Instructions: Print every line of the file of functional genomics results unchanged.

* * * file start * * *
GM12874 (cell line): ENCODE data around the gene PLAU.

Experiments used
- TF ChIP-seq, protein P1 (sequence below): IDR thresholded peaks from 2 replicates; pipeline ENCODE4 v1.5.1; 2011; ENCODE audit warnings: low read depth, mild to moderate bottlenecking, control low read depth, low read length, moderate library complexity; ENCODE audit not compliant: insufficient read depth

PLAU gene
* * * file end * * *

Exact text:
GM12874 (cell line): ENCODE data around the gene PLAU.

Experiments used
- TF ChIP-seq, protein P1 (sequence below): IDR thresholded peaks from 2 replicates; pipeline ENCODE4 v1.5.1; 2011; ENCODE audit warnings: low read depth, mild to moderate bottlenecking, control low read depth, low read length, moderate library complexity; ENCODE audit not compliant: insufficient read depth

PLAU gene